The brachial plexus is a complex nerve network located in the upper chest and shoulder region. Nerves can be explained as 'electric wires' of the body, passing through signals from the brain to the spinal cord and from the spinal cord to the muscles. The brachial plexus is a bundle of nerves that lies deep to the collar bone, which supplies the shoulder, arm, forearm, and hand. When this bundle of nerves is (partially) damaged, one speaks of a 'plexopathy'. Several causes of damage can be injury or forceful trauma, inflammation or infection. A commonly known cause is sports injury in contact sports like football and rugby. Symptoms can include pain, burning, numbness and weakness in the shoulder and arm on one side, sometimes shooting through the arm to the hand. An acute (sports) injury that causes this condition is often called 'burners' or 'stingers' because of the burning and stinging type of pain. When the cause is inflammation of the nerves, it is often called the Parsonage-Turner syndrome.
The severity of this condition is highly variable, and dependent on the amount of damage caused to the nerves. Brachial plexus injury following surgery usually has a good prognosis. Recovery times range from 2 weeks to 2 years.
- Top Symptoms:
- pain in one arm, shoulder pain that shoots to the arm, arm weakness, numbness in one arm, shoulder pain
- Symptoms that never occur with brachial plexopathy (shoulder nerve issue):
- pain in the front middle part of the neck
- Primary care doctor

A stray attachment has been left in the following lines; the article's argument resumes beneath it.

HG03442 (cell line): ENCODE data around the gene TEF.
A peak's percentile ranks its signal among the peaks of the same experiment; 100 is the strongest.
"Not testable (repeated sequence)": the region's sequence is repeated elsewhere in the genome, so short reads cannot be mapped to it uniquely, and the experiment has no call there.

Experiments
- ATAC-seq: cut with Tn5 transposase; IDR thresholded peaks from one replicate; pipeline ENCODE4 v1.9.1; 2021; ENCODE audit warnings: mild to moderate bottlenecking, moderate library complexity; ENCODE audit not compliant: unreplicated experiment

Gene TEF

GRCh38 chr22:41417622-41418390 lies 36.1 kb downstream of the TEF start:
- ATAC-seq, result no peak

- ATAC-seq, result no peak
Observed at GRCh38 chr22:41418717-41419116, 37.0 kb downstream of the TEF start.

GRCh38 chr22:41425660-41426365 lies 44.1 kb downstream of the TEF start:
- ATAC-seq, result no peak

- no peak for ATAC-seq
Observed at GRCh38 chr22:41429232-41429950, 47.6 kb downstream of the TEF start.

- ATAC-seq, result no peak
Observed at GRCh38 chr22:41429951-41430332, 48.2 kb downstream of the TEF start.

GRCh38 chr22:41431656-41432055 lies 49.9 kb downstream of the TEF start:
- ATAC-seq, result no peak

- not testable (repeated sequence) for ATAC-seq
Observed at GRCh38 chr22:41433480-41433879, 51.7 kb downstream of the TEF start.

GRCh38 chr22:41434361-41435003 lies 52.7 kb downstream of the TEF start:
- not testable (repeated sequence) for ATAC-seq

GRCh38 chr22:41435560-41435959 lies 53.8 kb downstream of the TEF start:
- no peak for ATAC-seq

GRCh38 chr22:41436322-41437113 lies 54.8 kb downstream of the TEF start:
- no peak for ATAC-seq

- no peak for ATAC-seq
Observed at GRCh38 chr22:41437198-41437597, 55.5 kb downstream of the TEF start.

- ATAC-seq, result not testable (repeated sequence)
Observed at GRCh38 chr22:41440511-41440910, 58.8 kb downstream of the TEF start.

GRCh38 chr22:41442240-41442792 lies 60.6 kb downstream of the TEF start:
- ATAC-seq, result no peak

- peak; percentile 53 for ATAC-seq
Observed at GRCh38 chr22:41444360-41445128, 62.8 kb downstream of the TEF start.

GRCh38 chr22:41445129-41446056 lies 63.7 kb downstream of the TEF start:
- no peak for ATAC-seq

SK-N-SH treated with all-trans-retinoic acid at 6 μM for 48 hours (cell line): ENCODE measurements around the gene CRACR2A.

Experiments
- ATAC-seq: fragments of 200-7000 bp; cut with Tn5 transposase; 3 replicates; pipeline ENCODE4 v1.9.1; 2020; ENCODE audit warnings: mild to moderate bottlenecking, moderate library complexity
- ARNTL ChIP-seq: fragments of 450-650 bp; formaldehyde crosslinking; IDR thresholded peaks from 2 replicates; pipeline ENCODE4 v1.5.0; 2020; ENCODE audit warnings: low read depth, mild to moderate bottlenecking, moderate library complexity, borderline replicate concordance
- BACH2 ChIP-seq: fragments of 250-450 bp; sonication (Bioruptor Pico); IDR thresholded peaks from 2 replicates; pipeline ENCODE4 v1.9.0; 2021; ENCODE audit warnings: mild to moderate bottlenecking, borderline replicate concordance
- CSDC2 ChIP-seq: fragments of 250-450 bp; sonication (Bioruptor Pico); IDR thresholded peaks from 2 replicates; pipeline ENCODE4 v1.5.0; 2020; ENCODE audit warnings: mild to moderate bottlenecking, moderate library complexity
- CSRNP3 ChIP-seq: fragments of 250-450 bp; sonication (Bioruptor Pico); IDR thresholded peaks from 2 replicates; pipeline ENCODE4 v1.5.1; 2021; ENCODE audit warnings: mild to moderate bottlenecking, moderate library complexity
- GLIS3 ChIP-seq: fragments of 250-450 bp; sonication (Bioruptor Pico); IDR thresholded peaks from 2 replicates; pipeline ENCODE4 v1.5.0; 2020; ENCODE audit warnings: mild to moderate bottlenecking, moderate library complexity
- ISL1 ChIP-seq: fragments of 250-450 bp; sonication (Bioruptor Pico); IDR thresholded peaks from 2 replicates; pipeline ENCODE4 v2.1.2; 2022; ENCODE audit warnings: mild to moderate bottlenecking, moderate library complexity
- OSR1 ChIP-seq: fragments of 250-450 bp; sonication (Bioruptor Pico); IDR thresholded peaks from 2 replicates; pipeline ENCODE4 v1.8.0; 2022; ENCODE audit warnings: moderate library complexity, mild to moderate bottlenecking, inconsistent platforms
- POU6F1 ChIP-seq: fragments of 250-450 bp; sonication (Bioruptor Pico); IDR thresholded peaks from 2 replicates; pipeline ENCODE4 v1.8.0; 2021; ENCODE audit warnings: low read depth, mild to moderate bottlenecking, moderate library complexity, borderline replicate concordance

A bruise is the damage of the blood vessels that return blood to the heart (the capillaries and veins), which causes pooling of the blood. This explains the blue/purple color of most bruises. Bruises of the bicep are common due to minor injuries.
Bruises tend to begin healing within one week.
- Top Symptoms:
- constant upper arm pain, recent bicep injury, pain in one bicep, swelling of one arm, upper arm bruise
- Symptoms that always occur with bicep bruise:
- recent bicep injury, constant upper arm pain
Bicep Pain Symptom Checker
Take a quiz to find out why you’re having bicep pain.Bicep Pain Quiz
3.Upper Arm Bone Infection (Osteomyelitis)
Osteomyelitis of the upper arm is a bacterial or fungal infection of the bone, typically caused by Staph Aureus (40-50% of the time). It is difficult to diagnose as the infection can come from a break in the skin at the area or anywhere else in the body that spreads by blood.
Improvement during a 6-week treatment with antibiotics
- Top Symptoms:
- moderate fever, constant upper arm pain, spontaneous upper arm pain, warm red upper arm swelling, painful surgical site
- Symptoms that always occur with upper arm bone infection (osteomyelitis):
- constant upper arm pain, spontaneous upper arm pain
- Hospital emergency room
4.Repetitive Strain Injury of the Upper Arm